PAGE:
11 seconds into overtime. The Canucks have an odd-man rush—it’s Alex Burrows on a breakaway. He takes the puck wide, drawing Bruins’ goalkeeper Tim Thomas out of his net. Thomas never recovered, and Burrows managed to maneuver the puck into the net to win the game and put the Canucks up 2-0 in the series. The same Burrows who bit Patrice Bergeron in game one and should have been suspended for game two.
If you’re a Bruins fan, you’ll understand this. But even if you’re not, keep reading and see if you agree with this or not. I am a Bruins fan, but I tend to see things objectively. And if these events had happened to a different team, I probably would consider that an injustice as well.
It seems wrong. Burrows shouldn’t be playing. He should be suspended. It’s really that simple. There’s only one reason why Burrows should have been allowed to play in game two—if the NHL allows biting. Normally I would say they don’t, especially because Jarkko Ruutu was suspended for biting Andrew Peters in 2009. So the NHL should have suspended him, and it’s ridiculous that they missed such a huge call in the Stanley Cup Finals. Well, the league did what they wanted, Burrows played, and scored the first goal to put the Canucks up early.
Burrows scored the first goal of the game and assisted on Vancouver’s second goal.
This wasn’t the first piece of injustice done in the playoffs recently. Remember 2009? The one year that’s been sewn into my heart, the one year I’ll never forget, and the one failed suspension I will never forgive.
Game six, Bruins-Hurricanes. The Bruins, who looked like a legitimate Stanley Cup contender, were leading Carolina 3-2. The ‘Canes won game six, shifting the series back to Boston for game seven. Before the clock struck zero in game six, however, the Bruins were dealt a staggering blow, literally. ‘Canes forward Scott Walker and Bruins’ defenseman Aaron Ward were pushing and shoving, and Walker sucker punched Ward in the face.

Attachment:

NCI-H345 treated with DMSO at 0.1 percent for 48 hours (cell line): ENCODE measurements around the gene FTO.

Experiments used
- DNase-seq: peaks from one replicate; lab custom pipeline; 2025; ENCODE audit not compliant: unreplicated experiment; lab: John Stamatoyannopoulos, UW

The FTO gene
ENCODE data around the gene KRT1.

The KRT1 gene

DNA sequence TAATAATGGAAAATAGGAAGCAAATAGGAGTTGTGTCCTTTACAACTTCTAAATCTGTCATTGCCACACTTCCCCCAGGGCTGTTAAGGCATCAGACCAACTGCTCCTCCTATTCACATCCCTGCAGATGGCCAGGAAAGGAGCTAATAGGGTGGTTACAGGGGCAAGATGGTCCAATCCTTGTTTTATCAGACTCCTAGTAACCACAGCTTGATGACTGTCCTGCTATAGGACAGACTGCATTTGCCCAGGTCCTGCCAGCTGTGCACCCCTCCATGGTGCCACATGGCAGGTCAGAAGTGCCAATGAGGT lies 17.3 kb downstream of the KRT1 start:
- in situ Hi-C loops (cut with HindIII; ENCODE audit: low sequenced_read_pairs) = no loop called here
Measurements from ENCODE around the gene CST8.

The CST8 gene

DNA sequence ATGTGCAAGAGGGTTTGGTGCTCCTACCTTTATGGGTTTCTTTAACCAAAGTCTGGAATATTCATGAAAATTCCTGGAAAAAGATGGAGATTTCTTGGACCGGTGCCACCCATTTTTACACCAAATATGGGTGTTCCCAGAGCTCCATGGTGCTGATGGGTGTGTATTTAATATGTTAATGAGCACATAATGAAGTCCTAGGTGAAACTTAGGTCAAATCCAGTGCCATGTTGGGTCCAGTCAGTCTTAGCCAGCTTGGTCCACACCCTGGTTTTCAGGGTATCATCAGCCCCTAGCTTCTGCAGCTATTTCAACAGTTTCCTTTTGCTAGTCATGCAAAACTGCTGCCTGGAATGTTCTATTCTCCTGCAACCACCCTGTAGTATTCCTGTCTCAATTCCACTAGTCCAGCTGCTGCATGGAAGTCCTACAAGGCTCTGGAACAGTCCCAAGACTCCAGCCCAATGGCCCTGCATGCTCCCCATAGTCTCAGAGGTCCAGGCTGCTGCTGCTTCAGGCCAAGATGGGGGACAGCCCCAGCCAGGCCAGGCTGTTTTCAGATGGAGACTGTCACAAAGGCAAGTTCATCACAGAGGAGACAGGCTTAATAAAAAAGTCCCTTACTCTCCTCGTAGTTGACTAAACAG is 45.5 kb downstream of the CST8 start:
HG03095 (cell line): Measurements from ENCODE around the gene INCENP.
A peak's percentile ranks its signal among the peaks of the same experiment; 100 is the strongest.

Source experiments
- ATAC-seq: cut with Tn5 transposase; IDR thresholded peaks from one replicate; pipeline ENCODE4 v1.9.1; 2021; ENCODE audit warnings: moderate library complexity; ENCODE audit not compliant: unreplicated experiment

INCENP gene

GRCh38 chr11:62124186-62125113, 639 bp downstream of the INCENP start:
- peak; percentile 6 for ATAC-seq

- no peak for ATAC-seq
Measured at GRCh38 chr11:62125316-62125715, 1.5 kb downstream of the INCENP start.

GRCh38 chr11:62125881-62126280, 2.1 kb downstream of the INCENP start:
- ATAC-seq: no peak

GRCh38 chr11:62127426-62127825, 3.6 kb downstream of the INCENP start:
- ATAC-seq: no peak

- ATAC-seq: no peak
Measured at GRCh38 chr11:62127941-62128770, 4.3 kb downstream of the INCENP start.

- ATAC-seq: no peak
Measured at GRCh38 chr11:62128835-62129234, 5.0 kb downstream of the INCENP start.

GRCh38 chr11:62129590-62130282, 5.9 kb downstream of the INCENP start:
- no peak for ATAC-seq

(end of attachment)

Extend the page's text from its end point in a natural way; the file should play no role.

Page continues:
He broke Ward’s jaw, ensuring that Ward wouldn’t play in game seven.
The league didn’t suspend Scott Walker. He scored the game-winning goal in game seven’s overtime, winning the series for the ‘Canes.
It was one of the most painful things I’ve ever witnessed. To watch that player, who should have been suspended, score a goal to send the Bruins packing was more than heartbreaking. It evoked sadness, anger, hatred, and other burning emotions.
It’s horrible when you watch players who should have been suspended score. It hurts that much when it’s your team that suffers the loss.
During game two, Max Herman, who works as a Devils reporter for WFAN in New York, tweeted about Burrows’ goal. I tweeted him back and told him it was exactly like Walker’s goal in 2009 against the Bruins. He congratulated me for knowing that, but there’s a reason why I knew.
As a Bruins fan, that’s not something you forget.
It creates one of those never-ending hypothetical questions. Scott Walker should have been suspended for game seven. Would the Bruins have won? Would someone else have been the hero for the Hurricanes? If Burrows hadn’t been playing, would the Canucks have won?
But those questions are really irrelevant. The Bruins got the short end of the stick (no pun intended) and they suffered from the league’s missed calls. You can whine and complain, but ultimately the league screwed up and you were a victim but there’s nothing else to do but move on.
This just bothers me as a fan because they were such blatant violations. There was no question Walker sucker-punched Ward. There was no question Burrows bit Bergeron. Those things are illegal in the NHL, so both players should have been suspended. So neither player should have scored.
I can sit here and complain how the Bruins are facing the brunt of injustice, but Tampa Bay’s faced their fair share in these playoffs as well. Boston Bruin Nathan Horton scored the game winner, but he could have been suspended. He probably should have been, considering he spit at a Lightning fan in game six.
This is what it looks like: the NHL makes rules, but they never seem to follow them. And it’s just getting annoying and frustrating. The NHL is already having trouble fighting for attention in the U.S., and they definitely are not helping their cause by failing to implement punishments.